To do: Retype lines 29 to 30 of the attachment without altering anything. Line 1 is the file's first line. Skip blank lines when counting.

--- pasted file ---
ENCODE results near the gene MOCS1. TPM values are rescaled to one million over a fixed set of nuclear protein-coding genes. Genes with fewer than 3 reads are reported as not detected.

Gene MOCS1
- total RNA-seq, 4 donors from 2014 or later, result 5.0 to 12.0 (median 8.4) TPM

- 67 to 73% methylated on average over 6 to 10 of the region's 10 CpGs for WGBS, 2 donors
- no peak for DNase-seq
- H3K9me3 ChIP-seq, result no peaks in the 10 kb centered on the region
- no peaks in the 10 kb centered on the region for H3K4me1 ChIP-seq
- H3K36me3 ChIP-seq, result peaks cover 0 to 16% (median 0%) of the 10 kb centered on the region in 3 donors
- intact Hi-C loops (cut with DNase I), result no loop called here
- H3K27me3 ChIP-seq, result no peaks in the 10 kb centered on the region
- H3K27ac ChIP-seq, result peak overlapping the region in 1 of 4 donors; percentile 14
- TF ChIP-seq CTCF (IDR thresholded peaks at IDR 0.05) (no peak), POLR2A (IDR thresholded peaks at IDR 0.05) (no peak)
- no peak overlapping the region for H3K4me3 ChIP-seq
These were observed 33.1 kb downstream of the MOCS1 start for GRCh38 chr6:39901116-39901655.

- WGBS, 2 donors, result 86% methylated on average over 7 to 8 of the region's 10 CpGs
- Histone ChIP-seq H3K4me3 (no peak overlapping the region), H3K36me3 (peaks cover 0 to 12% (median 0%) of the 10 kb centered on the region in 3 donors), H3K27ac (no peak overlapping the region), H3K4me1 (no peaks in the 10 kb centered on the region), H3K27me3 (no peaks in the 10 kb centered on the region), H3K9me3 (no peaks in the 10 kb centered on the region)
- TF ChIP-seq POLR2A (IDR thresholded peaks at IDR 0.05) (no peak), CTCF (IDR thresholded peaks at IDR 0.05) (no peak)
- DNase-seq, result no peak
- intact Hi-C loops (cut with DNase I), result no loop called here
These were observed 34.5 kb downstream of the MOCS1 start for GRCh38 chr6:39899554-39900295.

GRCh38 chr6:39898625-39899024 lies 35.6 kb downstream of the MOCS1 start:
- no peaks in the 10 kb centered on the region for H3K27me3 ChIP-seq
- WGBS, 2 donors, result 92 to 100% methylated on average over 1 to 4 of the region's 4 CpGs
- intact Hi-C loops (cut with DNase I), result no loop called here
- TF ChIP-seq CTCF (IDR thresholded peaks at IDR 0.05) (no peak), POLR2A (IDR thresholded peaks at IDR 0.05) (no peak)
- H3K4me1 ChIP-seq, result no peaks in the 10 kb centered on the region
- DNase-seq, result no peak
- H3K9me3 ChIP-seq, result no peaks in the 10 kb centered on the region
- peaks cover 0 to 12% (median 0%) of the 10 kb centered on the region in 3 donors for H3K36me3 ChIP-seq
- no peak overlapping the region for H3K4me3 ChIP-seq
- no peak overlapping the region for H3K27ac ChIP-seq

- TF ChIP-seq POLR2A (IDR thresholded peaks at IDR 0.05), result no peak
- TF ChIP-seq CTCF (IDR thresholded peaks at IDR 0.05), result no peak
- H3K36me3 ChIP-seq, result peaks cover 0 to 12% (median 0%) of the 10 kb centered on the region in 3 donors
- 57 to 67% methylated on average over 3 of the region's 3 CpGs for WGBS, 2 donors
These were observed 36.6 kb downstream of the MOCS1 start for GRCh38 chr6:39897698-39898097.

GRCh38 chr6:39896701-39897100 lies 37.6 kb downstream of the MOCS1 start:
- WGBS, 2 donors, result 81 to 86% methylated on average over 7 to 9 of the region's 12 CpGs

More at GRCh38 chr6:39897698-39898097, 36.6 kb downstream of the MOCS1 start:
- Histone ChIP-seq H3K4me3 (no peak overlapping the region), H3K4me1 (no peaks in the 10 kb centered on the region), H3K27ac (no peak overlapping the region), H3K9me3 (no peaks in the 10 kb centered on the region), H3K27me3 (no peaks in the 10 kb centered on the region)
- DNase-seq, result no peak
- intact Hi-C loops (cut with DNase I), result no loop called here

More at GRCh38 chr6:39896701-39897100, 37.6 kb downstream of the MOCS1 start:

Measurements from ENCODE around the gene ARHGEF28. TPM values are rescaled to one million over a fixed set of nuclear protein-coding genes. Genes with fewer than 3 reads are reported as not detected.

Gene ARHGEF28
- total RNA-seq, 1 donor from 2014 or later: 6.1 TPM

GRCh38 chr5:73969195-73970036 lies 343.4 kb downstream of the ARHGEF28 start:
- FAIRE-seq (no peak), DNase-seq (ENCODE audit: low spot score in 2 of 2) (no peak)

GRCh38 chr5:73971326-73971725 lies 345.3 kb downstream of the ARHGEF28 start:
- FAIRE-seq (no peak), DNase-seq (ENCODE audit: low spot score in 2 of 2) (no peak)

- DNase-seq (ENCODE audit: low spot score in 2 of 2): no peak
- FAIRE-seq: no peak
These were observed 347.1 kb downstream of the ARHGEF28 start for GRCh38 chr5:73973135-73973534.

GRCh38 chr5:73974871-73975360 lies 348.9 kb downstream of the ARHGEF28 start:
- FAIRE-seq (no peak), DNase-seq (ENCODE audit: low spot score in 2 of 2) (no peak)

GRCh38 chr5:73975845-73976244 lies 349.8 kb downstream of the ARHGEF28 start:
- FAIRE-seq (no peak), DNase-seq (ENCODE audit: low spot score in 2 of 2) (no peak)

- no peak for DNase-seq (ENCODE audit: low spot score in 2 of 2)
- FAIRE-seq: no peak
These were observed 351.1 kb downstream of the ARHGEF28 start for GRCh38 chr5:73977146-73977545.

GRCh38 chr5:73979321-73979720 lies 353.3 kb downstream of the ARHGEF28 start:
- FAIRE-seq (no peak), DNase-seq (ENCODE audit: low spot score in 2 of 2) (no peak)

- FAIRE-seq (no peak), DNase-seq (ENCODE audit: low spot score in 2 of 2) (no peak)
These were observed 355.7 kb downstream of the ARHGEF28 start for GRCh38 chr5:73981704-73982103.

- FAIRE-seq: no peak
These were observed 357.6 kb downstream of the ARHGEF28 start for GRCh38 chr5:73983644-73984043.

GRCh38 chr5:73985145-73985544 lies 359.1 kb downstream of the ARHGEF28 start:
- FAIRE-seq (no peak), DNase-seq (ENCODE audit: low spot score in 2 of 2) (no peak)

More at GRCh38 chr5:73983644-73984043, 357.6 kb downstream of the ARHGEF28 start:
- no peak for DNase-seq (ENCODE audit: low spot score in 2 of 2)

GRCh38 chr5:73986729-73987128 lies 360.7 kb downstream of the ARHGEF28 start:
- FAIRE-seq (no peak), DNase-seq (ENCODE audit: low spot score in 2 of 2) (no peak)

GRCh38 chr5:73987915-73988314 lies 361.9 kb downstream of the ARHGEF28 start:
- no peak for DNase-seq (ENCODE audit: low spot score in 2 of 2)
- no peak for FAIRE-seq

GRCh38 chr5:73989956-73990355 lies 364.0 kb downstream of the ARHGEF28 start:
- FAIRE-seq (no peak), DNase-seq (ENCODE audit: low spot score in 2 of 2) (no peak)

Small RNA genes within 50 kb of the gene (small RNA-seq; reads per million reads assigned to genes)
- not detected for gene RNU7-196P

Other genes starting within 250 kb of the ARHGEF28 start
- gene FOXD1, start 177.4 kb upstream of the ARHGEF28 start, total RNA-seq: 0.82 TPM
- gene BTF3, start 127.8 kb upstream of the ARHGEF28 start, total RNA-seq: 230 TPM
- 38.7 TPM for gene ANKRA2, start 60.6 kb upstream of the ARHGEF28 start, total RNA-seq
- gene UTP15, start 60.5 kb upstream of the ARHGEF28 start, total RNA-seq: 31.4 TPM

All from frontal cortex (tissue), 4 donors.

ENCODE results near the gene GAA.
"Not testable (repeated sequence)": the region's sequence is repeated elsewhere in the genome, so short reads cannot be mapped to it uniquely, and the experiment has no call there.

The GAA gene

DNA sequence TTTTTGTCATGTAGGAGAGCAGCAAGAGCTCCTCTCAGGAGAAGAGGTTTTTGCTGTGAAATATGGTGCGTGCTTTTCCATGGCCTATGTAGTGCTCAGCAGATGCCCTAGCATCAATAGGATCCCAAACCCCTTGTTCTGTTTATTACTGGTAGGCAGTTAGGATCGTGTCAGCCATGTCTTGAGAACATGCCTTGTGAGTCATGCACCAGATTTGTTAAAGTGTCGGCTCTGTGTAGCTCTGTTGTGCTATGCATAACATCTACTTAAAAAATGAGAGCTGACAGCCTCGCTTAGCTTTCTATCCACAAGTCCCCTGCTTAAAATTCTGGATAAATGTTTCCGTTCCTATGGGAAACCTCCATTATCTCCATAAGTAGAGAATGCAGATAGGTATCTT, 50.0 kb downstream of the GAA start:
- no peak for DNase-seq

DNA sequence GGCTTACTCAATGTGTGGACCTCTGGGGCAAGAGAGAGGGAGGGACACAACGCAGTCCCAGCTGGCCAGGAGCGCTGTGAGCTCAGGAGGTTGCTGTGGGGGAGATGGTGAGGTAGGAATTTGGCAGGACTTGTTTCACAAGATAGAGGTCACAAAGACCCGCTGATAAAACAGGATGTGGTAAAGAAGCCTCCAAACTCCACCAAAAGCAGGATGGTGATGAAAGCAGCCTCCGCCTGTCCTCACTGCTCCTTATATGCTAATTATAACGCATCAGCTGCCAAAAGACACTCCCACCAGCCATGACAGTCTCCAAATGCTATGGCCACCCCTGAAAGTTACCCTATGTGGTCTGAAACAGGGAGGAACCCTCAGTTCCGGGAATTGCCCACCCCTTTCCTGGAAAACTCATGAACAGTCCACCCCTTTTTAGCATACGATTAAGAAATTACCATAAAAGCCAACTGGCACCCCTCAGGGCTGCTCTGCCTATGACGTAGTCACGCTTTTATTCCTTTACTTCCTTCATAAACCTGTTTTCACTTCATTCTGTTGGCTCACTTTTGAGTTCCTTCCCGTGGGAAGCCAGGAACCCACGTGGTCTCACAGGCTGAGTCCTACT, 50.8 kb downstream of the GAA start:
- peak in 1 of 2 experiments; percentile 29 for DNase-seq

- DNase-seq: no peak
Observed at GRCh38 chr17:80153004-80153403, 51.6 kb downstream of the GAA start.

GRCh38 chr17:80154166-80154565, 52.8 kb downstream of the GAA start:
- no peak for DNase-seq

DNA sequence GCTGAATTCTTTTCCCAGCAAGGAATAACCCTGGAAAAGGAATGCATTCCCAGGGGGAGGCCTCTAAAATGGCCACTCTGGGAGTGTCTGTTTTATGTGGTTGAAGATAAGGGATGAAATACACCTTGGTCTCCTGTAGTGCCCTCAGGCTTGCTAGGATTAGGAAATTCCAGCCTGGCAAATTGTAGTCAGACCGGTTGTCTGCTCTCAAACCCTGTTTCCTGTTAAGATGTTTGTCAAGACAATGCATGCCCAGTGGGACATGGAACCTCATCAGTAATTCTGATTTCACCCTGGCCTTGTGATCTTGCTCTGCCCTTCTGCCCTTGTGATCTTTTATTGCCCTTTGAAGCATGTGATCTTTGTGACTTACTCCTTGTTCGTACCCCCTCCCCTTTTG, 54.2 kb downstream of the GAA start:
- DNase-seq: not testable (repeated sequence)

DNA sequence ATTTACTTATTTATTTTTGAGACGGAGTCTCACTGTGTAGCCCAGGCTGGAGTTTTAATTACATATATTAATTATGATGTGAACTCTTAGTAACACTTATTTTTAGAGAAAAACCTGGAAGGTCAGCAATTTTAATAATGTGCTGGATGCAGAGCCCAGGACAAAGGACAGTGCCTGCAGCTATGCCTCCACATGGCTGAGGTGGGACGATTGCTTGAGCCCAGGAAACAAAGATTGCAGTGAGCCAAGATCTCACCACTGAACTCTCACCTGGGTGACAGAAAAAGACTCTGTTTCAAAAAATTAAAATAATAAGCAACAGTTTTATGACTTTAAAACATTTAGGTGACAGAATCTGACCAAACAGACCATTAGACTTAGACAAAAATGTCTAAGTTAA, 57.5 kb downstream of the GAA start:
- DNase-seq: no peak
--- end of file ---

- peaks cover 0 to 12% (median 0%) of the 10 kb centered on the region in 3 donors for H3K36me3 ChIP-seq
- no peak overlapping the region for H3K4me3 ChIP-seq